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It's a Warm-Up Life for Us

Michaelrayner_1 To be a warm-up comic is to be a world-class carnival barker. Your job is to convince a crowd that the show they are about to see is the most entertaining and hilarious thing they will ever experience. To do this, you must be the most entertaining and hilarious thing they will ever experience. You just can't be funnier than the show -- and not all comics can give that up. You need to develop a trusting relationship with the audience as you guide them through the show. Unfortunately, there are only between 10 and 15 warm-ups on sitcoms these days because of the proliferation of unscripted shows and dramas.

I don't know how other people have become warm-ups for sitcoms, but this was my circuitous path to warm-up happiness: I was working as a standup, and my wife, Moira Quirk, co-hosted GUTS, a Nickelodeon show, with Mike O'Malley. Mike and I kept in touch, and when the day came to shoot his own pilot, he invited me to help warm up the crowd with a few of the bizarre tricks I do between bits, like spinning a cheeseburger on an umbrella, balancing a wheelbarrow on my face, and making a Cabbage Patch doll striptease.

Mike's pilot already had a warm-up, Don Reed, but I was to be a "special guest." Don was incredibly funny and warm and was willing to let me do some time. I did about 20 minutes. The audience loved it, and so did Don. He asked if I wanted to do more warm-up gigs, and I said yes. Don Reed turned out to be my Don Corleone in the world of warm-up.

After I suffered countless rejections, Don recommended me to a line producer who hired me as one of three warm-ups for a show called The Secret Lives of Men, featuring Bradley Whitford, Peter Gallagher, and Mitch Rouse. Eventually I did all of the warming up solo, until the show was canceled. I was now in the warm-up club. I still had to hustle, but I was in the loop.

Unlike a standup, a warm-up comic is there to serve the show. It's no longer all about you. My job is to keep the audience ready and eager to laugh. I can't let their energy fall, which is likely to happen during four hours in a cold sound stage or when the actors have gone to change or technical things are being done. I keep the audience fresh because the producers and the network want authentic laughter -- and lots of it.

I begin tapings by doing a bit of my own material, just to let the audience know that I'm funny and will be hanging out with them -- kind of like their favorite funny uncle but with none of the bad touch. I then introduce the regular cast, generally with a good bit of fanfare, and then the actors head into the first scene.

But some sitcoms, despite their best intentions, can only be described as crap. In this case, scene after scene, I have to turn to the audience and proclaim, "That was hilarious!" when in fact I, the audience, the grips, and the best boys know that the jokes suck, the scenes suck, the show sucks.

Just like Cyrano, I have to make the audience fall in love with me to make them think they love the show. I'll hand out copious amounts of candy and prizes. I'll have competitions, share trivia, tell old jokes, and do stunts. I'll do absolutely all of my material and create more. But in an age in which few sitcoms are being made and even fewer are shot with a live audience, I will be happy -- oh so happy -- that I have a job at all.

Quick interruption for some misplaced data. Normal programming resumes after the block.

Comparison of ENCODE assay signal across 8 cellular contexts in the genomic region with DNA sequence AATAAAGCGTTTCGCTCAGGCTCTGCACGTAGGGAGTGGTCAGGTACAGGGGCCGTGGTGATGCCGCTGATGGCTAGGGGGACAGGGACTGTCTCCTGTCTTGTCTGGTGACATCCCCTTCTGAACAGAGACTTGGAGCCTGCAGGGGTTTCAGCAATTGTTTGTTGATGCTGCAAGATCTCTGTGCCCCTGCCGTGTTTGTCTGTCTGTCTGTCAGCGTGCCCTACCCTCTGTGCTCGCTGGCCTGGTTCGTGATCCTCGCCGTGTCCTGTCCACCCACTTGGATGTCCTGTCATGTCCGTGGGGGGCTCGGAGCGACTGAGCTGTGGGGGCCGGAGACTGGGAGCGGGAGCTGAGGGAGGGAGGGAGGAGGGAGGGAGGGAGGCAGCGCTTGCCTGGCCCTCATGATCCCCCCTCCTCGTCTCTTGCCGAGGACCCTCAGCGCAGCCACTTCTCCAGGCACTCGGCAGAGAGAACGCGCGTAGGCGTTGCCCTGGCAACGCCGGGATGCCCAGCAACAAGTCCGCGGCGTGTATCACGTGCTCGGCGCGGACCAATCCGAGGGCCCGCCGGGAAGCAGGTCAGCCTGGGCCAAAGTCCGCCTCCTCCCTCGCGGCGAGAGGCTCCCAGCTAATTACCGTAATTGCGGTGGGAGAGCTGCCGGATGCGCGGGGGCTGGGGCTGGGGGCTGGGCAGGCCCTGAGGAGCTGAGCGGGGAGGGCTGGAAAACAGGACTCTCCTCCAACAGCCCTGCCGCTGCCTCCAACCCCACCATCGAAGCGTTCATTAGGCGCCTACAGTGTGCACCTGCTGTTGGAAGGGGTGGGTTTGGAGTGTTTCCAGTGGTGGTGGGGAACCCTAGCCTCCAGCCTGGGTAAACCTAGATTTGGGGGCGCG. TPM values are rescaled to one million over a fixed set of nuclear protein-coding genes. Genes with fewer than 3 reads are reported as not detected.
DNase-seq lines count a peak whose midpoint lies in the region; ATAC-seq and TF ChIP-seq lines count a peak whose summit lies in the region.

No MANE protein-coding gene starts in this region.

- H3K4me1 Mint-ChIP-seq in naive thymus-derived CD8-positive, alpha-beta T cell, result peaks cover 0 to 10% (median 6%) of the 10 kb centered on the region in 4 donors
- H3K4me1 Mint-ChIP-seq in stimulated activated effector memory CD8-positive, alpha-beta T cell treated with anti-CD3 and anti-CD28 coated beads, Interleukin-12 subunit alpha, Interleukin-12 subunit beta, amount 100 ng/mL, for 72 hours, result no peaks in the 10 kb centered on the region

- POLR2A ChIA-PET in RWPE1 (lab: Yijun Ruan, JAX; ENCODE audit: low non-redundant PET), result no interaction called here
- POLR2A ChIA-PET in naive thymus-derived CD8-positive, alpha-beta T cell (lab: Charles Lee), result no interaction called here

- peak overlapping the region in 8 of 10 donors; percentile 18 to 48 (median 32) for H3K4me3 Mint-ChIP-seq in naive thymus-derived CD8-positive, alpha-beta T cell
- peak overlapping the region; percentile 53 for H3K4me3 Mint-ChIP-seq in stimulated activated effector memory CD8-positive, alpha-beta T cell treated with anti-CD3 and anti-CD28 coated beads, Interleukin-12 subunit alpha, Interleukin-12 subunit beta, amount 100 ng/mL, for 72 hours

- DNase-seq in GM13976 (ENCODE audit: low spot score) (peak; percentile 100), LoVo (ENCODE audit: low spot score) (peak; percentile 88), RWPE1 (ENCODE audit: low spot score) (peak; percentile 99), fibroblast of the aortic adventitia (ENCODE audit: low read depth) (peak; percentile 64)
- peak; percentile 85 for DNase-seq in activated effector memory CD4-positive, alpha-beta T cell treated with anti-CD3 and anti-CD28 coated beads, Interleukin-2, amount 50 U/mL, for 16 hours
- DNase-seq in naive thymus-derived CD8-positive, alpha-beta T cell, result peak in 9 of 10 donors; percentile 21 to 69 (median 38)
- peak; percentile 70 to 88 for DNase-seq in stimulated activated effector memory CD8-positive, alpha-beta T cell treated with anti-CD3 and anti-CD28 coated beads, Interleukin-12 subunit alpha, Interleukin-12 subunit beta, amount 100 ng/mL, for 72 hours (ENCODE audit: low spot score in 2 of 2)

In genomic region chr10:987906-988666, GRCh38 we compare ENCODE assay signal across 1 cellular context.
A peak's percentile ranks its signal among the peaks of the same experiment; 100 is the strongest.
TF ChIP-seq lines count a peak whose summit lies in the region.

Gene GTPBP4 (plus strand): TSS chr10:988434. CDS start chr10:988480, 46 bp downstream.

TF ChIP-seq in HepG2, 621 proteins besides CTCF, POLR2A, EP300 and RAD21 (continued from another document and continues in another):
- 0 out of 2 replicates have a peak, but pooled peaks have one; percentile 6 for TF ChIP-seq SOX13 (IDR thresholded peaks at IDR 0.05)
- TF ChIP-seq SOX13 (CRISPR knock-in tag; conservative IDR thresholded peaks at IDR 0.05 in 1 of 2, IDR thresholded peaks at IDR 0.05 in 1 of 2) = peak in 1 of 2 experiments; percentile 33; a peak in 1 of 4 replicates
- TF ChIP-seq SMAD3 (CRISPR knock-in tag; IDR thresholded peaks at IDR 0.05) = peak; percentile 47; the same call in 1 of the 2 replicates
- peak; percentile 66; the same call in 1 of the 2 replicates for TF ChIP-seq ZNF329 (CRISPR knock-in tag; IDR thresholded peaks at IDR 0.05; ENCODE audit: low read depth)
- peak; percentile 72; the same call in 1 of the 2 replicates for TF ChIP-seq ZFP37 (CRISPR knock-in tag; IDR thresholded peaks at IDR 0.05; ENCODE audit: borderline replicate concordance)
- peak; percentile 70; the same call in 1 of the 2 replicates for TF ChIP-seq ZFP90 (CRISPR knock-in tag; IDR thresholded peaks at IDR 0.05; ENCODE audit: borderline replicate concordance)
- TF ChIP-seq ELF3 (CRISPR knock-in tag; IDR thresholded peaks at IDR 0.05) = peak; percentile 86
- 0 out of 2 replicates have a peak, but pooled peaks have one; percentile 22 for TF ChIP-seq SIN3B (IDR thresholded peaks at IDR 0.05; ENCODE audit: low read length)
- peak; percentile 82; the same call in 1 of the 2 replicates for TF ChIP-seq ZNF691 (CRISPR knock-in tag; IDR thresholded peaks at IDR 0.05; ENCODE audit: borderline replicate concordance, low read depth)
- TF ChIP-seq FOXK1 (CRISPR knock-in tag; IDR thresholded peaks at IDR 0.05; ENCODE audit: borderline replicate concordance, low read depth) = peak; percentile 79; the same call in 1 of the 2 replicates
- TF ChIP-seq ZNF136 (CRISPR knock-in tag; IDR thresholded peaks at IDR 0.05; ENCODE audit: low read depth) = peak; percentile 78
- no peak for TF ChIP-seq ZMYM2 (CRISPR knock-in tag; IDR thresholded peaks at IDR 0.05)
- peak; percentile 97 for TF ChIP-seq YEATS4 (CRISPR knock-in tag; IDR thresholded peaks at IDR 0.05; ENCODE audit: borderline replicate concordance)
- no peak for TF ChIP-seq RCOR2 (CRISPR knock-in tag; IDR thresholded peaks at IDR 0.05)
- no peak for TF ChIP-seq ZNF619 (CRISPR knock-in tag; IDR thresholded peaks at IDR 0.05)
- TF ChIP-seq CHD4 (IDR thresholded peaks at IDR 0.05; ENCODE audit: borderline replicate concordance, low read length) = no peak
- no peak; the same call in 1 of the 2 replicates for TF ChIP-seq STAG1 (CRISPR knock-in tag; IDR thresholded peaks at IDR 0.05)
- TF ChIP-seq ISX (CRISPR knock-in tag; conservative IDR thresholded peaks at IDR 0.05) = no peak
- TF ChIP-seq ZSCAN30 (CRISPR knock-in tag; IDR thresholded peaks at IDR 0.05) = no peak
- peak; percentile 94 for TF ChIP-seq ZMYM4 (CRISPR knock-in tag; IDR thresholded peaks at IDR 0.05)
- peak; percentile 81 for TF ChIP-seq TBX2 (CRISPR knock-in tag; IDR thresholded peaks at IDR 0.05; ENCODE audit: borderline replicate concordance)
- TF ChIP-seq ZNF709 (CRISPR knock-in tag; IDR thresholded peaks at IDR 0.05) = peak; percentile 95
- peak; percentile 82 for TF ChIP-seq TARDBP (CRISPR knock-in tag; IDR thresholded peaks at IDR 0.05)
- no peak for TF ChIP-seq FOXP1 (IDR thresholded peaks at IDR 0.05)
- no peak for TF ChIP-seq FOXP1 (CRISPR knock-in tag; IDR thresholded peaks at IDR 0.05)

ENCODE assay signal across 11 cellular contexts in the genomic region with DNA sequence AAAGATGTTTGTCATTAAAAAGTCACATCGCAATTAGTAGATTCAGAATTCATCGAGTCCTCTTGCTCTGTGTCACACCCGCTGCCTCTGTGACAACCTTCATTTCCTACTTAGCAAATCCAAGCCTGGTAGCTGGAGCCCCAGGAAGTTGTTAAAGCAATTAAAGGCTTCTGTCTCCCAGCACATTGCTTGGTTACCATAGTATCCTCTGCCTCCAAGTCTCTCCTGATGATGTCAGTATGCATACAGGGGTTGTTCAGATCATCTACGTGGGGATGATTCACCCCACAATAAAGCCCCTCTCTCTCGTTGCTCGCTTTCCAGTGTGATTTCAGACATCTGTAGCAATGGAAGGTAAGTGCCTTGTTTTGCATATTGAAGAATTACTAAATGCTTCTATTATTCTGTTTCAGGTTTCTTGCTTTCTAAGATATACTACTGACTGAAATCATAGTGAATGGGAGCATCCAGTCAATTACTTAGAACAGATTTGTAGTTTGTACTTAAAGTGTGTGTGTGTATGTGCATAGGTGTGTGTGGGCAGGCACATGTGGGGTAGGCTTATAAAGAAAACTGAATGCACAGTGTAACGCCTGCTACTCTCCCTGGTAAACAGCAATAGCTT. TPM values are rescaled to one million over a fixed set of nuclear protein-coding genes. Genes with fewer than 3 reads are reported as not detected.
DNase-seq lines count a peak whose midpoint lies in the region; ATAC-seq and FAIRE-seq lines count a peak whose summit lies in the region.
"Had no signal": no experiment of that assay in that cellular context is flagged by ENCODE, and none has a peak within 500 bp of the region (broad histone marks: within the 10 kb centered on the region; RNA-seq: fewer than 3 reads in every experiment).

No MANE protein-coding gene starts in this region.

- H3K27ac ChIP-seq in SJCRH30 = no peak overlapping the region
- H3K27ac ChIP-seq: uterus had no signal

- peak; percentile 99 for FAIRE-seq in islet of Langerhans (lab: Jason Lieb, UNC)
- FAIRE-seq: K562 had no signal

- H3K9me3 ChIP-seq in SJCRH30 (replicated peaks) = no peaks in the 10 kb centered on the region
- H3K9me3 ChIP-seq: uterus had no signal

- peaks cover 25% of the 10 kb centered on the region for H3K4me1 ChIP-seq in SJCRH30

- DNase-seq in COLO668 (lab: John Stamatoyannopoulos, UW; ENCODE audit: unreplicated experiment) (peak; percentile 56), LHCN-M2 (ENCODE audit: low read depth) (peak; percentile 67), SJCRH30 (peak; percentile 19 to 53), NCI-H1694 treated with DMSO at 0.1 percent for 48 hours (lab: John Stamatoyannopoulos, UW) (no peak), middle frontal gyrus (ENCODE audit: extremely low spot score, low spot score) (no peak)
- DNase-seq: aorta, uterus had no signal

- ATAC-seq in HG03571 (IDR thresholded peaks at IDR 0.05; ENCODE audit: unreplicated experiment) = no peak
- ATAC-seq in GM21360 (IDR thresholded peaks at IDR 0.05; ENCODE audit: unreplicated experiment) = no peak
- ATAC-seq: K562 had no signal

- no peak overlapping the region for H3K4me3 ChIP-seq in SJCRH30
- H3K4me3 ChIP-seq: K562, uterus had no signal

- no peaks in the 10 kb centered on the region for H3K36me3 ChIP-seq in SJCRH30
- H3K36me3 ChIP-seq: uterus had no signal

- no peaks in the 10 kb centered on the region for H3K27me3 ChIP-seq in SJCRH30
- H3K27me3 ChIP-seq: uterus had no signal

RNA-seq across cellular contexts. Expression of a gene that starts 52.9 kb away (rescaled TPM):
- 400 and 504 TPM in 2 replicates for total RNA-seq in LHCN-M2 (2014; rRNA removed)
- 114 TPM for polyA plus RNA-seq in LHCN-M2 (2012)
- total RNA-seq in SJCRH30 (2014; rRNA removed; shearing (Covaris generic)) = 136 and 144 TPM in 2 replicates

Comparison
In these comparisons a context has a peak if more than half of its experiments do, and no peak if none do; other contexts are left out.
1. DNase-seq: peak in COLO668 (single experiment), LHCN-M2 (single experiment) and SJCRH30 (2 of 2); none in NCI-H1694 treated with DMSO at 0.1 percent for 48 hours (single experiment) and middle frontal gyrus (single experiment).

What if the show is good but the audience is a problem? If the show is popular, the audience members will be fans and eager to laugh. If not, they will be unwitting tourists or -- more likely -- they will be paid. During an episode of You Don't Know Jack, there was a group of about 40 previously incarcerated men in the audience, making an easy $20. How do I know? They told me. The guys loved to talk, and the rest of the audience was entertained as I engaged in many lively conversations with these scofflaws about who did breaking and entering, armed robbery, or perhaps a few unsanctioned "pharmaceutical sales." Fortunately, I knew enough not to ask the man with inked teardrops on his cheek what they meant. I have also had groups from halfway houses, mental-health facilities, and nearly every type of recovery program. So when you watch your TV and hear raucous laughter, there is a pretty good chance it's coming from someone just released from jail or drug rehab -- perhaps both.

When the audience doesn't laugh at the sitcom, I will get fired even if it's not my fault. When they laugh too much at me and not enough at the show, I might also get fired. If the producer is getting divorced, I might get fired. If the wife of the show's star has a friend who wants to start doing warm-up, I might get fired.

However, if I find a home on a hit show, I've got it made. The audience is simply happy to be in the presence of Ray Romano or Matthew Perry. They laugh appreciatively and generously, and all is well with the world.

-- Michael C. Rayner

Michael C. Rayner has warmed up for various TV sitcoms, including "Dharma & Greg," "That '70s Show," and most recently "Lucky Louie" on HBO. You can find out more about him at

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